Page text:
17 July 2012

We're Gonna Rock Down To Telegraph Avenue: The Church of Vinyl

Are you a member of good standing in the church of vinyl? Welcome to the pre-publication discussion of Telegraph Avenue by Michael Chabon.  Harper Collins is sponsoring this readalong and has provided all of the participants with either digital or physical ARCs.  But if our discussion of this book sounds more amazing that you'd ever dreamed of, you can pre-order a copy of the book here.

So, would now be a good time to confess that I read part two so many weeks ago that it's mostly a dim memory.  And because I'm not always as smart as I'd like to be, I didn't pre-write my review to post back then.  So I'm mostly going to take a backseat this week and let y'all take it away.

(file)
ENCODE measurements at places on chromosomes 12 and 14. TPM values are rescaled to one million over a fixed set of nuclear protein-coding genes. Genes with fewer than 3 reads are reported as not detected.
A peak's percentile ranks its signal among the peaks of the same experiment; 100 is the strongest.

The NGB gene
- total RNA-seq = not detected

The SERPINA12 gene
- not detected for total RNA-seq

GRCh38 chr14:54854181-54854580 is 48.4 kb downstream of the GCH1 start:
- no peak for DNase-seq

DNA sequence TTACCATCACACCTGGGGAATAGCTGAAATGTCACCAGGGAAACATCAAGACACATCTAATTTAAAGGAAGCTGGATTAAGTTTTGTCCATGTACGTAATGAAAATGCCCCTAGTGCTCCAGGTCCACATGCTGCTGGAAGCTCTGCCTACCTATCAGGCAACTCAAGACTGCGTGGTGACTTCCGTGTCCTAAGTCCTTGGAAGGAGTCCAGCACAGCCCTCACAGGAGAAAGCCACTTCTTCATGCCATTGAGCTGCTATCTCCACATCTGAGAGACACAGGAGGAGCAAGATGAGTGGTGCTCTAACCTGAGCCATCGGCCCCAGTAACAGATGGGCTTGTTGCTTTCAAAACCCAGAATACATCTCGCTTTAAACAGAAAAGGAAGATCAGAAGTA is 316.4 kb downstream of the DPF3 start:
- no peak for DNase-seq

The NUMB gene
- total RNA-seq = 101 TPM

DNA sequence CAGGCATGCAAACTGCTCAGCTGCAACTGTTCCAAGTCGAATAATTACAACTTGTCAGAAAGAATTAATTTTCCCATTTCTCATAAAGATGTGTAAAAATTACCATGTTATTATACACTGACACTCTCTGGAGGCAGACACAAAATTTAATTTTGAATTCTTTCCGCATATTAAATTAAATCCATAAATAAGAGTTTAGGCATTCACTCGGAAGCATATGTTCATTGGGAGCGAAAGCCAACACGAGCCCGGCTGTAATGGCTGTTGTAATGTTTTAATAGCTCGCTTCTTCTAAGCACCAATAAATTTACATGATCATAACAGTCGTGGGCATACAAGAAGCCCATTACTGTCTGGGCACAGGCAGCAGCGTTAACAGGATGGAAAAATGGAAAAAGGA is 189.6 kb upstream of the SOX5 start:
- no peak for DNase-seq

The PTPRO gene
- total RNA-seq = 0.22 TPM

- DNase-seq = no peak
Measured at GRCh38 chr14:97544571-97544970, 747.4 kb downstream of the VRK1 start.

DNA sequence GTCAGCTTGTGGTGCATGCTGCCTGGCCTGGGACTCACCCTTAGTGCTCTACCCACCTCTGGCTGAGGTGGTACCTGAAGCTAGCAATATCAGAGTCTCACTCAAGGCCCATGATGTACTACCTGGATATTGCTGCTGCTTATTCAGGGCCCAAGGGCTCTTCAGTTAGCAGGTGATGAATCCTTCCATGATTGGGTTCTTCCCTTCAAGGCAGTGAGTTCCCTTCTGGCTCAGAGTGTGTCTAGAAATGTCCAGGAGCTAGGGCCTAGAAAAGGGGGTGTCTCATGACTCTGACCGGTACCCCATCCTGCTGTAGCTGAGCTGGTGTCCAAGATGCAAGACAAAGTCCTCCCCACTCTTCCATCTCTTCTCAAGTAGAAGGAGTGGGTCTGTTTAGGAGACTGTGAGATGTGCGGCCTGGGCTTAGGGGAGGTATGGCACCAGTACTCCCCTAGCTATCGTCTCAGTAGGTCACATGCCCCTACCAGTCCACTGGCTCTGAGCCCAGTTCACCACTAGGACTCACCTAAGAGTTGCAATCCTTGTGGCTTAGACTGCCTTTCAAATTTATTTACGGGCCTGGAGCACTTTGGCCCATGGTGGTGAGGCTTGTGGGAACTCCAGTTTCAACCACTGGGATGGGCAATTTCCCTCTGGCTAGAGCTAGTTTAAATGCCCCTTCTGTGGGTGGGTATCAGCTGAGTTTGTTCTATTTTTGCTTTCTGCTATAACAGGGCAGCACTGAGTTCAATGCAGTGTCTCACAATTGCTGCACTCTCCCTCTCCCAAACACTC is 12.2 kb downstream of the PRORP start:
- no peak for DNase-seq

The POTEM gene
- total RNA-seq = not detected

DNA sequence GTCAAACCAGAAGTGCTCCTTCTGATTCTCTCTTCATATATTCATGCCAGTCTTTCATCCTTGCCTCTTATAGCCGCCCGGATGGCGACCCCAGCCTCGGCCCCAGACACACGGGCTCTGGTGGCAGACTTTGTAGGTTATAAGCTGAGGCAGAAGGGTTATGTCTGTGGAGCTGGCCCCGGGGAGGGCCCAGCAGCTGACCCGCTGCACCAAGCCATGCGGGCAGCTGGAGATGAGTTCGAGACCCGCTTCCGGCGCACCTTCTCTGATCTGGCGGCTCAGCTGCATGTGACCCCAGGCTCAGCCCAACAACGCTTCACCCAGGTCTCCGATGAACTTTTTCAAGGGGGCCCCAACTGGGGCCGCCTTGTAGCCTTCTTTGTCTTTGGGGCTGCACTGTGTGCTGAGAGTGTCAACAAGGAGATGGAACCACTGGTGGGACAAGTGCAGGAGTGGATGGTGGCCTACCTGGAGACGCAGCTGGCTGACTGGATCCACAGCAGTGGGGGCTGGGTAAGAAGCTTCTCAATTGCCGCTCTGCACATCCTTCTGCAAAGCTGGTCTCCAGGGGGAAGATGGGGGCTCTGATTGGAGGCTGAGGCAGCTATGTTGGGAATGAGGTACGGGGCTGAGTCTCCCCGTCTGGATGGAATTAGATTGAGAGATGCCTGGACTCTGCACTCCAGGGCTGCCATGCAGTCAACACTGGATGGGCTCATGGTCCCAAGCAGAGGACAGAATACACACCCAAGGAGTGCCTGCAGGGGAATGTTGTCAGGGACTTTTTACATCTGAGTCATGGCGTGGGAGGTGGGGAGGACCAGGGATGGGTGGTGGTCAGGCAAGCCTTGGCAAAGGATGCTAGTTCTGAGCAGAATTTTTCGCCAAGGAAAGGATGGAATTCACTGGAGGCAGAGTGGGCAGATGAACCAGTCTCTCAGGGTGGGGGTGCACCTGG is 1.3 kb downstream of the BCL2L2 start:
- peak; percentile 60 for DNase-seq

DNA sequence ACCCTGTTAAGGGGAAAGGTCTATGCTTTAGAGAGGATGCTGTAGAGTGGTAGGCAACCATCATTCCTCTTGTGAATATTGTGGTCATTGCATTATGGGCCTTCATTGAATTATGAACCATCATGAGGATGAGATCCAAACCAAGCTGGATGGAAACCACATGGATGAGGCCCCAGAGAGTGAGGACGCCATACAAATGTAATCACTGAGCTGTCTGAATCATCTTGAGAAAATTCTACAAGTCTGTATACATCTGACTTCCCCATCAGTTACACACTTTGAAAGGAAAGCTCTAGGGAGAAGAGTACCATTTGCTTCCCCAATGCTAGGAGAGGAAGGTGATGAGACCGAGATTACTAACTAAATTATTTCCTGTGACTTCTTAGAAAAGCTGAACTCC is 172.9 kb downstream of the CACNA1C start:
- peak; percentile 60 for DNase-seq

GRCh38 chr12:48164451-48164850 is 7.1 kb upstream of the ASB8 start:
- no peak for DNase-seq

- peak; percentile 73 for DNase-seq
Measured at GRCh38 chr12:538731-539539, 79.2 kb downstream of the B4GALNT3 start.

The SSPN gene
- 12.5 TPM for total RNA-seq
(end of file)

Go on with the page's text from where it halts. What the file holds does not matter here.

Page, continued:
But before I say anything about the second section of this book that just keeps growing on me, I want to mention that the lovely & charming Melody from Fingers & Prose has written something for our readalong, despite the fact that she's not participating in it.  Actually, she has written two: one of which will appear this week, and one of which will appear next week. How groovy does that make her?  Her mini-essay is the new blogpost below/after this one (or just click here), so please check it out! 

Okay, discuss: Who was cheering during the Gwen-gives-the-apology scene? Best non-apology since Anne of Green Gables. 

Cameo appearance of Obama: cool or corny?

Why don't more people have dirigibles?  I mean, obviously, aside from the dangerous combustibility.  They don't seem outrageously more dangerous than hot air balloons or the various high-intensity sports that the kids these days seem into.  (Called a zeppelin in the book, Chabon's term for the Dogpile airship is apparently used erroneously--since Zeppelin is a brand name, a manufacturer, and I somehow don't think it's become common usage the way the way Kleenex has for facial tissue.)